21 Nov 2023 | GREF
“Maintaining a healthy environment requires money as any land manager will agree,” says Cobus Meiring of the Garden Route Environmental Forum (GREF).
Dealing with the eradication and constant control of fast-spreading invasive alien plants (IAP’s) in the Garden Route is a particularly expensive exercise, and although private landowners in the Garden Route go to great lengths to clear their land in line with legislation pertaining to invading plant and tree species management, they are facing an uphill battle as the costs related to petrol, herbicide and labour soars. Similarly, mountain catchments and rivers are badly affected by invasive species such as pines and wattle, and there simply is no longer sufficient funding available for authorities to effectively deal with the scourge.
Established some three decades ago to deal with invasive alien plants on a national scale and in the process generate much-needed jobs, the Working for Water Programme is not able to make dent on the spread of invasive plants in the Garden Route as less money becomes available from Treasury and state- sponsored business models to clear land in collaboration with supporting environmental management agencies proves difficult to implement, and with land cleared often falling back to historic densities as essential but expensive follow- up work is not conducted.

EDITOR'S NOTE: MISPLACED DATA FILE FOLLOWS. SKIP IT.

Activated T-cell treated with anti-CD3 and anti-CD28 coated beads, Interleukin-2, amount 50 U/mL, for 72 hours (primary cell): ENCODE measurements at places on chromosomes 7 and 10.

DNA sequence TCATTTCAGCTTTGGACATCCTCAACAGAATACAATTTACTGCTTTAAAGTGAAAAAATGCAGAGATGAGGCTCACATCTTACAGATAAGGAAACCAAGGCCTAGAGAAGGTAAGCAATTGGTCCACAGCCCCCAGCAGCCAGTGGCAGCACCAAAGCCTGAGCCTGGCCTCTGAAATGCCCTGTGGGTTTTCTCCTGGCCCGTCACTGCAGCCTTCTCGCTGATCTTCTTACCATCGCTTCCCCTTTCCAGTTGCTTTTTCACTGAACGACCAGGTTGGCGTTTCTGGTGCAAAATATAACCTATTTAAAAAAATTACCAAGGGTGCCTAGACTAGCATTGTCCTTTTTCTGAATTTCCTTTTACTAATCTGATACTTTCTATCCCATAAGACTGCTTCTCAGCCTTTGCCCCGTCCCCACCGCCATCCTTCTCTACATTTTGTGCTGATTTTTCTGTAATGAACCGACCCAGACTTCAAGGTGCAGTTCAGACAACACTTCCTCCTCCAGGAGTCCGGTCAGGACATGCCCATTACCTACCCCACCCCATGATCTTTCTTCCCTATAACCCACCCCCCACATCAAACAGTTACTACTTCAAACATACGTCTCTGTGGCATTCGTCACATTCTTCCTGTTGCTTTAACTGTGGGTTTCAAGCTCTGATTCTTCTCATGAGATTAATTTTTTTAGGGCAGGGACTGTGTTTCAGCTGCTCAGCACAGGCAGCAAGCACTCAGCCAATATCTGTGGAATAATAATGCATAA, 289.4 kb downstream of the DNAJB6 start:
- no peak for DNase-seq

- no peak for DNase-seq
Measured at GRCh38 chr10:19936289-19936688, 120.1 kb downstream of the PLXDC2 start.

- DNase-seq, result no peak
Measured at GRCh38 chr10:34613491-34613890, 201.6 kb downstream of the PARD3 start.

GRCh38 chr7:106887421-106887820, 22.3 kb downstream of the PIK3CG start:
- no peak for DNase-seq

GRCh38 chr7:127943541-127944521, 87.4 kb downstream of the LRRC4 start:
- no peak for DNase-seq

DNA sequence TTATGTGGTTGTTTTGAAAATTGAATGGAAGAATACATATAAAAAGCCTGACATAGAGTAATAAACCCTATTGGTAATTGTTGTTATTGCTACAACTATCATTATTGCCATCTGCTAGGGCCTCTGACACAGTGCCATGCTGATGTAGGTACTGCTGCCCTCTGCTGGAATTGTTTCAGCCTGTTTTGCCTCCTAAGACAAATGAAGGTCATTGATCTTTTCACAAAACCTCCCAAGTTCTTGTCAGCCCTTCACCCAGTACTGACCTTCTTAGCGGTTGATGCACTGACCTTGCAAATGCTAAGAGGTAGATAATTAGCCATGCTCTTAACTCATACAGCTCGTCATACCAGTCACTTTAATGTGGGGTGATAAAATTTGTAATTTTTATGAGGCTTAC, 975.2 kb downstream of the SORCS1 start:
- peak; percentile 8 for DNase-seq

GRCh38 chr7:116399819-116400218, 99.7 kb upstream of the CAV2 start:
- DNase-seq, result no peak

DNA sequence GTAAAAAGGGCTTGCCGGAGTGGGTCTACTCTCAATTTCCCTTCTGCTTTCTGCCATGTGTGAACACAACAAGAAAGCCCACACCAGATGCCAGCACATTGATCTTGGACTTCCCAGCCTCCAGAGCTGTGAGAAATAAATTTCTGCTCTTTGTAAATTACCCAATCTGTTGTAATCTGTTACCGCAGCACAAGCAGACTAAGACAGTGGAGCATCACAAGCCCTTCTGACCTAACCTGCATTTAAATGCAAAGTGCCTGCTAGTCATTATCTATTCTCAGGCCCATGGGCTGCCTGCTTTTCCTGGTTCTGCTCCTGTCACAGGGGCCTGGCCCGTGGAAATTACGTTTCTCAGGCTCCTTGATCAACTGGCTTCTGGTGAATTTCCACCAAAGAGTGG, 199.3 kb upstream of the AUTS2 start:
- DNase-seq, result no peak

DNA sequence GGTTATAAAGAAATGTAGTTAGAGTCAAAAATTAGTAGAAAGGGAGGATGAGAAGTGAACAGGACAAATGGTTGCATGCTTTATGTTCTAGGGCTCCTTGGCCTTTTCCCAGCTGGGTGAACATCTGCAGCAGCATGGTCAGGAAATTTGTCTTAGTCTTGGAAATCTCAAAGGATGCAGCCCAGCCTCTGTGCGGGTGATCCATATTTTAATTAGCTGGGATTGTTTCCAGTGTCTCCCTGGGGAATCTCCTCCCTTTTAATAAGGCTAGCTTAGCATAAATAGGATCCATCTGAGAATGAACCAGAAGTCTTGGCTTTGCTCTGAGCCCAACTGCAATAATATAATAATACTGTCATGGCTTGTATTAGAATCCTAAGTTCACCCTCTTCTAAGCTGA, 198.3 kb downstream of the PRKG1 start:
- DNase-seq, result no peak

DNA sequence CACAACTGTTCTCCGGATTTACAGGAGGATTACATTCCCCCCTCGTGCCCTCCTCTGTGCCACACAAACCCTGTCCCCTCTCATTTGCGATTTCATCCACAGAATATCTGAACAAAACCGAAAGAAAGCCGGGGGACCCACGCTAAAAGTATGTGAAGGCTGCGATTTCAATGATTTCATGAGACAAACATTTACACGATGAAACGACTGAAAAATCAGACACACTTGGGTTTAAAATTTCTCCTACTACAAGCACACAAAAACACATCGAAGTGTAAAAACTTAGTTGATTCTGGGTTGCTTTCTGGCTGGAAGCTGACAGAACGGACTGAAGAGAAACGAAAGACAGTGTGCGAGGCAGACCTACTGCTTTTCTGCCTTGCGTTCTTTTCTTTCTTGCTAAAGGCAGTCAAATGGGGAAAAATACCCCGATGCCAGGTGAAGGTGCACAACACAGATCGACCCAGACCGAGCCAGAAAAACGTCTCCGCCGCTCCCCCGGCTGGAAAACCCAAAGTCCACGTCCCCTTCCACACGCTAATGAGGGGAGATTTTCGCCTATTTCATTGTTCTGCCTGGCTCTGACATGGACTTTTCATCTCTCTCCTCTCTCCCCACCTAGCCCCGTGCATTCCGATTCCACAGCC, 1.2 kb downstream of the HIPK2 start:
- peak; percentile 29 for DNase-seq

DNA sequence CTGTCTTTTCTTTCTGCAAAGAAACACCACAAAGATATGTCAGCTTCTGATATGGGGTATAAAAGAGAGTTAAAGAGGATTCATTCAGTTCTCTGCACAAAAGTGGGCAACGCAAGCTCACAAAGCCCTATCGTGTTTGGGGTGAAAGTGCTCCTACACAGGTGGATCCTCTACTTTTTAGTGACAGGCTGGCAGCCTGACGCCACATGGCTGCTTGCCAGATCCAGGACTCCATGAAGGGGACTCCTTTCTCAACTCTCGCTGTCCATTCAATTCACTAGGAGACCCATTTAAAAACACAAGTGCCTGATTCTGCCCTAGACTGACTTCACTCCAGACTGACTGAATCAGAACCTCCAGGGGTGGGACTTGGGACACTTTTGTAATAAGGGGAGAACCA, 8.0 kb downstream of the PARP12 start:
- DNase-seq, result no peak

The advent of climate change enhance the presence of IAP’s on the landscape, and the accumulative effect this have on the destruction of bio- diversity and availability of fresh water resources lost from catchments and rivers systems already impacts on water security in South Africa. In addition, a warmer climate with hotter and stronger winds impacts on stored water in dams and reservoirs as higher than normal evaporation rates takes its toll.
The South African economy and the country’s ability to manage its environment is inextricably intertwined and critical to understand that if all in the country strives to a higher quality of life and environment, a prospering and fast- growing economy is not negotiable.
Food and water security is vital for the future of South Africa and all its citizens, and the dire state of sewerage management systems country- wide, polluted rivers and the spread of invasive alien plants deserves urgent attention.
During its annual Key- Stakeholder report- back event on 13 December, GREF will be highlighting some of the most burning issues related to environmental management in the Garden Route.
The Garden Route Environmental Forum (GREF) is a public platform for environmental management and conservation entities in the Southern Cape.